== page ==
The live fire ranges were realistic and challenging. I’d personally never seen anything like it.
For me there was a palpable soberness at the start of each non-individual drill: “I’m about to move and fire with other people near me. Think about what I’m doing…I could get someone hurt. Don’t screw it up!” All in all, not a bad gut-check to go through before the drills.
As a bonus, Max had an alumni subject-expert do a lecture and Q&A session with us on the morning of Day 2 while everyone was cycling through the Jungle Walk. F gave an excellent and very informative talk on the subject of NBC (Sorry F, I still have the cold war acronym for CBRN hardwired). I learned a whole lot that morning about some very pertinent and serious topics; quite eye-opening. I hope he does some more blogging/writing about it; it’s that good.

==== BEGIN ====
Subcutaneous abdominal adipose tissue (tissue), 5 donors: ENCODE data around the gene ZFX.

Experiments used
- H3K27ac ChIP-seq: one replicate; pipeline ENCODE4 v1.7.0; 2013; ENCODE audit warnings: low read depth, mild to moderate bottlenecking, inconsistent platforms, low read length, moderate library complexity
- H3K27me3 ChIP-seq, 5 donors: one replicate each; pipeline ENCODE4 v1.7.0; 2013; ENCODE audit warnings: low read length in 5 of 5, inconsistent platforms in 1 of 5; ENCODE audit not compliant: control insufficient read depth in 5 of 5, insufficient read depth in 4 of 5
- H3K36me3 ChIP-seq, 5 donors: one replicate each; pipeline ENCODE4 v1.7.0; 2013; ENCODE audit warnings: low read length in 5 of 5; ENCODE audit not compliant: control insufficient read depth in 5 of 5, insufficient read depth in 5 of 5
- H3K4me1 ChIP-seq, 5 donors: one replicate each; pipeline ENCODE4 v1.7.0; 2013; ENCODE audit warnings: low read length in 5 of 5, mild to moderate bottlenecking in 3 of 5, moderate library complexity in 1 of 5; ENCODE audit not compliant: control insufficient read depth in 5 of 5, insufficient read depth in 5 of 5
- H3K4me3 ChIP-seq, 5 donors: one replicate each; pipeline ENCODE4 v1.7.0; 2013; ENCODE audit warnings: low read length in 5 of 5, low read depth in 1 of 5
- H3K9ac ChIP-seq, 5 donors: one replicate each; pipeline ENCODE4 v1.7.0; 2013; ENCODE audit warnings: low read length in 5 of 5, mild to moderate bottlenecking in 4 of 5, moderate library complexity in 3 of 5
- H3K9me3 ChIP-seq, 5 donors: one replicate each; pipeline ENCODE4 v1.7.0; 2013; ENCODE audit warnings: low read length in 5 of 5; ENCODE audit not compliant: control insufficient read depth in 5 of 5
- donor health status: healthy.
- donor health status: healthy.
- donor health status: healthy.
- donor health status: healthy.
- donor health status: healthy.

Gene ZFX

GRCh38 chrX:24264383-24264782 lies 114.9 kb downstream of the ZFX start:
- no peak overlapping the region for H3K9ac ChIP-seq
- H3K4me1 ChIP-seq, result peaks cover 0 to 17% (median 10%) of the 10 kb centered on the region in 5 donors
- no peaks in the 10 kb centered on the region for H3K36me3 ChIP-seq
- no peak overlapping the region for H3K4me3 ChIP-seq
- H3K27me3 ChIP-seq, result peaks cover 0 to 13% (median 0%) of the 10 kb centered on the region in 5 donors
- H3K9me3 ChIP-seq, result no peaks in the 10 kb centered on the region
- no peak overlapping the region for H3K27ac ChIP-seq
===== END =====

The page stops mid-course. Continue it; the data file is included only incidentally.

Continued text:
Bottom line: This memorable class was worth every bit of time, energy and money expended. I have a feeling I’ll be back to take it again; maybe combined with the Combat Patrol (CP) class.
Mark your magazines for easy retrieval. Looking at pictures from previous classes, I initially resisted putting colored tape on my magazines to make them easy to spot & recover. I thought “How un-tactical is that?” But I observed that in this type of training, where the object is not camouflaged movement, but learning and practicing tactical drills, it makes training go much faster if everyone can retrieve, identify and disburse the group’s magazines from the range (Yes, you will be using multiple magazines of ammo during some drills and will experience some of the stoppages and malfunctions you trained on in RMP. You did take the RMP class, right?) You don’t want to be searching around for your non-marked magazines while everyone else is ready to go to the next training iteration. I had brought some mini crime-scene tape and applied it to my magazines on the first day of CRCD. (Incidently, one of the guys made the comment that the bright green tape he used to mark his magazines during the winter class, was not very visible in the green summer foliage. I think he still has one up there… :)